In a recent panel discussion on the L.E.A.R.N for Life Consulting, LLC radio show entitled Stable, Focused, and Open: Mindfulness for Teens (, Larry Cammarata, Ph.D. spoke to the role mindfulness can play with youth ages 15-24 who are at risk for mental health issues, stating, “mindfulness can be a skill that can reduce depression, isolation, and self-denigration.”  Referencing psychologist Daniel Goleman, Cammarata spoke about how mindfulness can support emotional intelligence, “…meaning empathy and motivation, self-awareness and self-regulation.” Cammarata quoted Jon Kabat-Zinn’s (1994) definition of mindfulness as, “…paying attention in a particular way: on purpose, in the present moment, and non-judgmentally” (p. 4), and stated that for adolescents, the, “ABCs of mindfulness” – attitude (patience, openness, intellectual curiosity), body awareness, and concentration, are particularly important.

Cammarata expanded on his thoughts with me in a one-on-one discussion talking about why he finds mindfulness such an effective tool for young people. Those working with adolescents were reminded to take note of the wide range of focusing ability in this population. Cammarata encouraged practitioners to “start really slowly” utilizing “small chunks of times” in the beginning but to watch for adolescents with “excellent concentration skills.”

With respect to at-risk youth who come from challenging home environments, Cammarata suggests such young people connect their breath with something calming like music or a pet. He specifically suggests that mindful movement practices such as qigong, tai chi, or yoga may be of particular use with these adolescents. Ultimately, according to Cammarata, all of us deserve to be, “kinder to ourselves… mindfulness can be an important way to integrate positive attitudes that are healthy for the body and mind.”

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(with contributing editors, Larry Cammarata, Ph.D.,  Linda Cammarata, RN, RYT, and Ed Glauser, M.Ed., N.C.C., LPC)


Embodying the Mind of Love, Joy, Compassion, and Equanimity by Larry Cammarata, Ph.D. © 2013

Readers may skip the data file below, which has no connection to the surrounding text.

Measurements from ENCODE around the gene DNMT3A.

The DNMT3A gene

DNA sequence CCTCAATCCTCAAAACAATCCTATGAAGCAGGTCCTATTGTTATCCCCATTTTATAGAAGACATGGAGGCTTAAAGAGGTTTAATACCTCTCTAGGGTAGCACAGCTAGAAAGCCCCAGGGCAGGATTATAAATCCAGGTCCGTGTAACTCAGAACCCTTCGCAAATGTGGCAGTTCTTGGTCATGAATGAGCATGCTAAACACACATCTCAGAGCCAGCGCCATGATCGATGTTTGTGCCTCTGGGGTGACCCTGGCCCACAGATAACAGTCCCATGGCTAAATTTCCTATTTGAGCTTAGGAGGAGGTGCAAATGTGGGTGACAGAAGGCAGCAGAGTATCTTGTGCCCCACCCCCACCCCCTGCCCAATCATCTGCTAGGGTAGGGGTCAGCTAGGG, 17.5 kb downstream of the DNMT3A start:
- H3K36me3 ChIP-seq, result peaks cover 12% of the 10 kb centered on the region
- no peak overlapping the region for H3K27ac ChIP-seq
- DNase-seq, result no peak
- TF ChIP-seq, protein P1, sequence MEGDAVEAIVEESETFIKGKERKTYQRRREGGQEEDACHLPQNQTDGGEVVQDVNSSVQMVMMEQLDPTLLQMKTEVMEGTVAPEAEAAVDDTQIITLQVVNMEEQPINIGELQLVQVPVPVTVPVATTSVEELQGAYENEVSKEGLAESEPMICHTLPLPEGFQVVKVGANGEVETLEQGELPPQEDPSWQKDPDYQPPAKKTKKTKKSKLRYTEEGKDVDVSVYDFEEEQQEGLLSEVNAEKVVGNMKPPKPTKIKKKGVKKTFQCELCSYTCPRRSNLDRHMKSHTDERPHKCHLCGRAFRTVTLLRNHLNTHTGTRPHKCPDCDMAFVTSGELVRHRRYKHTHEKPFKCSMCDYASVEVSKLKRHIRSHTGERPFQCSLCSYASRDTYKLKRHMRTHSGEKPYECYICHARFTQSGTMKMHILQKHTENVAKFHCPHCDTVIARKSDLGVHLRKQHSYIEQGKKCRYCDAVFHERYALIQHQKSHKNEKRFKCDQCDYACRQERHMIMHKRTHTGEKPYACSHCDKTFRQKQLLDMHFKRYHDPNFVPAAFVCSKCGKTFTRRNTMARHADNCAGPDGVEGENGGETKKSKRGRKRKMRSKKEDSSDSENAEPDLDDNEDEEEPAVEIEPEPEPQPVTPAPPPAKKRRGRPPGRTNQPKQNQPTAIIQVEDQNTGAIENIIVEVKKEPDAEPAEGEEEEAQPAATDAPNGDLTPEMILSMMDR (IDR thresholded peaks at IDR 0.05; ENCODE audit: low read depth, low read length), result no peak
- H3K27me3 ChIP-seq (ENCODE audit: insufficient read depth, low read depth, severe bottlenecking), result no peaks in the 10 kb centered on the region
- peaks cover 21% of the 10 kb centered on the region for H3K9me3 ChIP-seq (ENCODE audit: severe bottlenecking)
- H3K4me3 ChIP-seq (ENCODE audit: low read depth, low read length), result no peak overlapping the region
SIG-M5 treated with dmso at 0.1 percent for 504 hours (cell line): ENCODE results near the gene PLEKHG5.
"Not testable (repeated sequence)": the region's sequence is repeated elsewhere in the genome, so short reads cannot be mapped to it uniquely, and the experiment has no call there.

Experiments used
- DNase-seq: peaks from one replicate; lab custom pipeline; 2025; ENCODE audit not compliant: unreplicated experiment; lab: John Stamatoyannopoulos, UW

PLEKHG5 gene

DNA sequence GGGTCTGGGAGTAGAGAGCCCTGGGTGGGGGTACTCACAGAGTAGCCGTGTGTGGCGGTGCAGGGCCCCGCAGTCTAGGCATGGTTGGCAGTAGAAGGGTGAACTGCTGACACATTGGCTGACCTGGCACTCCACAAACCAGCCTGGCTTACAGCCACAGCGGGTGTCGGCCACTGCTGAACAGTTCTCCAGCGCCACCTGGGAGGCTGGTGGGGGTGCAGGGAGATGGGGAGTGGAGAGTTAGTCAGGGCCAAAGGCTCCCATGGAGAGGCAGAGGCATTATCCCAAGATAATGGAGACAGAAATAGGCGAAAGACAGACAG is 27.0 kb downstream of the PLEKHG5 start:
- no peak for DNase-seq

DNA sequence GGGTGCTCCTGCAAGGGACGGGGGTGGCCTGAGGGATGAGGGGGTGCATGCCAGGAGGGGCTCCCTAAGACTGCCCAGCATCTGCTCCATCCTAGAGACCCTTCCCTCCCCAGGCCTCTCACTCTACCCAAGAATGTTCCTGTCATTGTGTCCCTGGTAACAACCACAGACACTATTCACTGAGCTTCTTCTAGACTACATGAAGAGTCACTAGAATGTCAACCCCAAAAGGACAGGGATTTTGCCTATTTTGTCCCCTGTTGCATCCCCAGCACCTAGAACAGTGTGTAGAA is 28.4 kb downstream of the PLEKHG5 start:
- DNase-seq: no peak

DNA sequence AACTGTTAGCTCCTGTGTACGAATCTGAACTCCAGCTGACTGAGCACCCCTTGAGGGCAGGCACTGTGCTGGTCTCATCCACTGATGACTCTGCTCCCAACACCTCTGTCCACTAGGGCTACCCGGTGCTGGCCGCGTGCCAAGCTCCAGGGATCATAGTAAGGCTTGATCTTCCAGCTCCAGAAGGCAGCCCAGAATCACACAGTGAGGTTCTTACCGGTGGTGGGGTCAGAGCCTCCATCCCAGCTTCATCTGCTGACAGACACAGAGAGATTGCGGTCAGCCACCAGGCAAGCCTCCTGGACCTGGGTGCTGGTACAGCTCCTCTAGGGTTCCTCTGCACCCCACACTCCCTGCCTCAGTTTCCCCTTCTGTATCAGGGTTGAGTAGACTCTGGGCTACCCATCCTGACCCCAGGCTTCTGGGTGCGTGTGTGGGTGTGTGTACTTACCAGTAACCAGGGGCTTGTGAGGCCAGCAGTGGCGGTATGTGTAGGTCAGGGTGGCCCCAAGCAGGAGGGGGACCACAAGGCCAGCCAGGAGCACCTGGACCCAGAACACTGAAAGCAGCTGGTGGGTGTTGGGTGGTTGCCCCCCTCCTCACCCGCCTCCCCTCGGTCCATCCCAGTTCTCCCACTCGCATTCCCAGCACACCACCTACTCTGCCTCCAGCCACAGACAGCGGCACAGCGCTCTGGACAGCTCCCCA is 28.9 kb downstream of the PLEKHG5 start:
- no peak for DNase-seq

October 22, 2013 at 12:12 pm | Posted in Adolescents, Mind Body Medicine, Mindfulness, Self-Regulation, Stress Management, Trauma | Leave a comment
Larry Cammarata, Ph.D.

Larry Cammarata, Ph.D.

Mindfulness, Love, Joy, Compassion, and Equanimity

Mindfulness has been defined as, “…awareness…of present experience…with acceptance” (Germer, 2005, p. 7).  Although mindfulness seems to refer only to the mind, it also involves the body as well as the heart. Your body is a vehicle for the experience of present-centered awareness, and without it, some of the most elevated heart-centered expressions of mindfulness practice—love, joy, compassion, and equanimity—cannot become manifest. Love in this context is about unity, the absence of separation, which provides a pathway to peace, harmony, and healthy living. A loving attitude is one that supports the wish for the happiness of others. There are many interpretations of joy. Joy can be a consequence of resonantly rejoicing in the happiness of others. I like to view joy as the result of connecting with the energy of life with full acceptance, without the distorting filter of thoughts, beliefs, and perceptions. Compassion is about recognizing the suffering of self and others with an intention and effort to relieve it. Equanimity allows you to be stable and composed in the face of changing external conditions. Equanimity is most tested when people and situations are not operating in accordance with our wishes or liking. When the mind, heart, and body are relating to self and others with equanimity, there is no hostility or reactive stress, even when others intent on pushing our buttons provoke us!

Practice, Ideas, and Embodiment

Without practicing mindfulness, the ability to focus upon and cultivate qualities of love, joy, compassion, and equanimity are limited. Mindfulness allows you to know how aligned your thoughts, speech, and actions are with those qualities, as well as the values and intentions that you uphold.

Through the practices described below, I invite you to experiment with embodying love, joy, compassion, and equanimity. Embodiment is about bringing a mental concept into physical form. For example, the idea of love is different than the embodied expression of love. Although the idea of love (e.g., through the written word) can touch others in unseen ways, the embodied expression of love can literally touch others through a reassuring, gentle grasp of a hand or a soft tone of voice.